As many of you may know, John Travolta and Jonathan Rhys Meyers will be starring in a new Luc Besson production titled From Paris with Love, directed by Pierre Morel. The film is currently filming in Paris and has received a bit of press concerning recent issues. Production of the film was originally set to be in the Northeast suburbs of Paris in Les Bosquets de Montfermeil, a notoriously impoverished area and one of the toughest housing project areas in Europe. After 10 cars were burnt and crew members threatened, production was obviously stopped. The London Independent reported that police were investigating reports that the cars were set afire after the producers refused to pay a local gang “protection money.” In any case concerning the situation, these areas around Paris have been explosive over the last few years with similar types of reactions over various issues. Now production is back underway and and better safety precautions are being taken.
According to IMDb the plot is that a young embassy employee hooks up with an American spy in Paris. I hope not to give a spoiler but there is a scene in this film at an airport. I can say this with confidence because I was there last night and into the early morning hours in my motion picture debut as an actor. Well sort of, an extra at least. It seems that I fit the qualifications to pose as an American tourist coming to France. Hmm, imagine that. I had the opportunity to take only a couple of photos with my iPhone to remember the experience and share here, nothing very interesting and certainly not reveilving.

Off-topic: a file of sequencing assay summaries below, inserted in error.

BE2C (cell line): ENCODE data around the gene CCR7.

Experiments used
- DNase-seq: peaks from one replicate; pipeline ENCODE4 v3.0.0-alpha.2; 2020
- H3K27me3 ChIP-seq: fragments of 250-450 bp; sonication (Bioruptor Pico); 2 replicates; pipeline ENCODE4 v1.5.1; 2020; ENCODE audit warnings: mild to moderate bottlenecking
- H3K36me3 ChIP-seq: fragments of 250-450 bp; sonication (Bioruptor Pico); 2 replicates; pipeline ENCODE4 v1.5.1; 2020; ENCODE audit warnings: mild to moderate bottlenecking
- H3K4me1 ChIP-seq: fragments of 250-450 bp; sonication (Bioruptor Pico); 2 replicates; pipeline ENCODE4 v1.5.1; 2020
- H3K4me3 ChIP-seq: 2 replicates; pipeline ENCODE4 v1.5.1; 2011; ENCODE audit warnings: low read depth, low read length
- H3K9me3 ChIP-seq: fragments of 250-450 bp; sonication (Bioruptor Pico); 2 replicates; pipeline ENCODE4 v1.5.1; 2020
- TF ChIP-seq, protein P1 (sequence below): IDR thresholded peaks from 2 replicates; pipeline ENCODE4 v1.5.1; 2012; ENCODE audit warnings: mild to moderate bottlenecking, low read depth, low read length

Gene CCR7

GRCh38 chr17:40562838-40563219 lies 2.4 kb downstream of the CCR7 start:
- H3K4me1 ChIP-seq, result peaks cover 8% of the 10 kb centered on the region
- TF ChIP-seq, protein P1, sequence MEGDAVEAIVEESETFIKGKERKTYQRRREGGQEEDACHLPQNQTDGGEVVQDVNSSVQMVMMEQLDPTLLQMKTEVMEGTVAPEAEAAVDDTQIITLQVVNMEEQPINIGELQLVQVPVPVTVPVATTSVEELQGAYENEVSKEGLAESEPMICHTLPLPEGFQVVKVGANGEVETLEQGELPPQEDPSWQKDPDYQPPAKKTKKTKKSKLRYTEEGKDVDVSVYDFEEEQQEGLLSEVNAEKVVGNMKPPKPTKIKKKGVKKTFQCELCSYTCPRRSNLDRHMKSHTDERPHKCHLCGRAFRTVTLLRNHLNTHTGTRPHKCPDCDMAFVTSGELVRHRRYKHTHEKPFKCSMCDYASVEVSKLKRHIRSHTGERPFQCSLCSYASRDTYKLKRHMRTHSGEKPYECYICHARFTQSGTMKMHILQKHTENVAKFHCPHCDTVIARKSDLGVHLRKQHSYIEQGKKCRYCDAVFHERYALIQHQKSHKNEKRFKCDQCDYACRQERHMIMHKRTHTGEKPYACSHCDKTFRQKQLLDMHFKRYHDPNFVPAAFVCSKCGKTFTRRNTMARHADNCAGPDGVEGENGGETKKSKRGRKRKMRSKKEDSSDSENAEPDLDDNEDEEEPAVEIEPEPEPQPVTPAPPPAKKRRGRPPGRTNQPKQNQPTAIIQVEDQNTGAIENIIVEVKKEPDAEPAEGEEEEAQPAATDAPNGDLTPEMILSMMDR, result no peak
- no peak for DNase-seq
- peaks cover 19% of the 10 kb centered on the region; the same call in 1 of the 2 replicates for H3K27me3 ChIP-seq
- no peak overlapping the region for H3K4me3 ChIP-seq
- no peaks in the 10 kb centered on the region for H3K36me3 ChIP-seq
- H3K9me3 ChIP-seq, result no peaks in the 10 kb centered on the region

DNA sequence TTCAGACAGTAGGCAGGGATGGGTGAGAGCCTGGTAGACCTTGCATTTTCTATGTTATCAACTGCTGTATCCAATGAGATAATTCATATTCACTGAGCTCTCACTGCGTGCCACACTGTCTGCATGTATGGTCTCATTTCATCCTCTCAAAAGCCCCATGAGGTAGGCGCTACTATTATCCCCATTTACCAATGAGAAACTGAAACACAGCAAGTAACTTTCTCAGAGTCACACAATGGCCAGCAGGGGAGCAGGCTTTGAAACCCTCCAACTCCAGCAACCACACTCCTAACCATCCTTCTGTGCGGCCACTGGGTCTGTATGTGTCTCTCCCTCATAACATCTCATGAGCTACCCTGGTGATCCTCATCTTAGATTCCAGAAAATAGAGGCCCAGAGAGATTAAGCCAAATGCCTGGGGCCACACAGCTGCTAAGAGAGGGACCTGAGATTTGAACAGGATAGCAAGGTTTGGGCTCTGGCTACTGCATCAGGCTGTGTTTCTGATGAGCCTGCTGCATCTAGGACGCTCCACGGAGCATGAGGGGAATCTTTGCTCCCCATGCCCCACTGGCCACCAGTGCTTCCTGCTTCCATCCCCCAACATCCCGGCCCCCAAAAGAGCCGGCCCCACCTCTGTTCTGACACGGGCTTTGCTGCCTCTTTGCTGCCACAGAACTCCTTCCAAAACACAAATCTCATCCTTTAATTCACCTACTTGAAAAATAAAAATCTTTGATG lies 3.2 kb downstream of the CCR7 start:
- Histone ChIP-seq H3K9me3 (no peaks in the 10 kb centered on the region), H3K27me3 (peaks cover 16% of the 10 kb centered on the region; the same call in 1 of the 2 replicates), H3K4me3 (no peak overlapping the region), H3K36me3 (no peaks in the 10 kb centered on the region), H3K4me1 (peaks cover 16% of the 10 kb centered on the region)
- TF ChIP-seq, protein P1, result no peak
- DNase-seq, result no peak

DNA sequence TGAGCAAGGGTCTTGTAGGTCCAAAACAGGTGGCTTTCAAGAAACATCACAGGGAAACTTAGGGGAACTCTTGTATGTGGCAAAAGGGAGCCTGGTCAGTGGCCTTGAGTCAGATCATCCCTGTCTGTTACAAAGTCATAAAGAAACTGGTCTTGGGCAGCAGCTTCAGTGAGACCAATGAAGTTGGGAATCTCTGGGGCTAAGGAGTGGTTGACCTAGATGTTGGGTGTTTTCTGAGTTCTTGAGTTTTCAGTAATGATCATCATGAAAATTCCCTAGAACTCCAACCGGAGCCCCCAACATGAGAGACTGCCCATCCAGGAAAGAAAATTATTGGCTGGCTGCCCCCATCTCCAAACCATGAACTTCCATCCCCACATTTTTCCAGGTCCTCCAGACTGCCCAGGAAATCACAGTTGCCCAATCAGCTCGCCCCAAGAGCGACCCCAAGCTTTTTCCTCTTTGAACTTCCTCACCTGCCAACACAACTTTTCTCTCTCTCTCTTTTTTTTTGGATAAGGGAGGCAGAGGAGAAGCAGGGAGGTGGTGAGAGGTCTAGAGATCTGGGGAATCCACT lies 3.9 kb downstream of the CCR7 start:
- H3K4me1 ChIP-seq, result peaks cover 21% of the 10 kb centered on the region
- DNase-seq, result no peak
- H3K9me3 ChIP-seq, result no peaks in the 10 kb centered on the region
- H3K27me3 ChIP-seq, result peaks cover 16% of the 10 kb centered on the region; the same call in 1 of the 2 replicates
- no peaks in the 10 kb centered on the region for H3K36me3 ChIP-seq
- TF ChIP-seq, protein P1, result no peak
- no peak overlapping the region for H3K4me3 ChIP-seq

I saw a posting for the job on the Craig’s List website and thought why not, it could not hurt to try. Actually getting myself on the set of a major production was an important step to our own venture. I hoped to have the opportunity to make a connection or two in the industry. I was told there would a lot of waiting around and doing nothing, but it was no where near as bad as I expected. I studied the crew at every chance and tried to absorb as much of the atmosphere as possible. I was very impressed, I thought they were very efficient and professional. Unfortunately there were no stars on hand last night. Apparently Meyers could not be there last night for some reason or the other, which required us to take many shots with a green screen for later shooting. I was very pleased to see this in operation. I paid particular attention to the equipment used and placement of lighting. Thinking all the time how we could emulate similar situations for ourselves. Fortunately Samantha has also been on the set. She was an invited guest of director Josée Dayan in the filming of Les Liaisons Dangereuses a French TV mini-series. So we both now have had a taste of the “big time” and both of us are eager to achieve our own dreams. I don’t think I came away from the experience with a sure fire hook-up to open all the right doors for us, or gained some kind of valuable work experience, but I did get a little compensation and had the opportunity to hang out and share some laughs with fellow figurants (extras). Maybe most of all, I will never have to say again, “yes, this is my first time”. Amoungst the extras I met was a guy from Spain named Yann Soitiño. He has one of those rare and unique jobs that many of us envy. He was an extremely helpful and friendly, you can check out his website at http://swordmaster.eu/). I also met two really nice and interesting guys from Australia, who like me were newbees on a big production set. One of which is Ben Phillips (A graphic designer currnently staying in Paris). Also, a fellow by the name of Gregoire, who’s last name I’ve misplaced in my mind, maybe he will email me sometime and I’ll update this post. He is here in France under similar circumstances of myself, that is he fell in love with a French woman. All of these guys made the experience a lot more comfortable for me and I appreciated having someone able to traslate the things I didn’t understand. They helped fill the holes that my sporadic French skills left behind. In summary I would like to just say that I hope I don’t end up on the cutting room floor.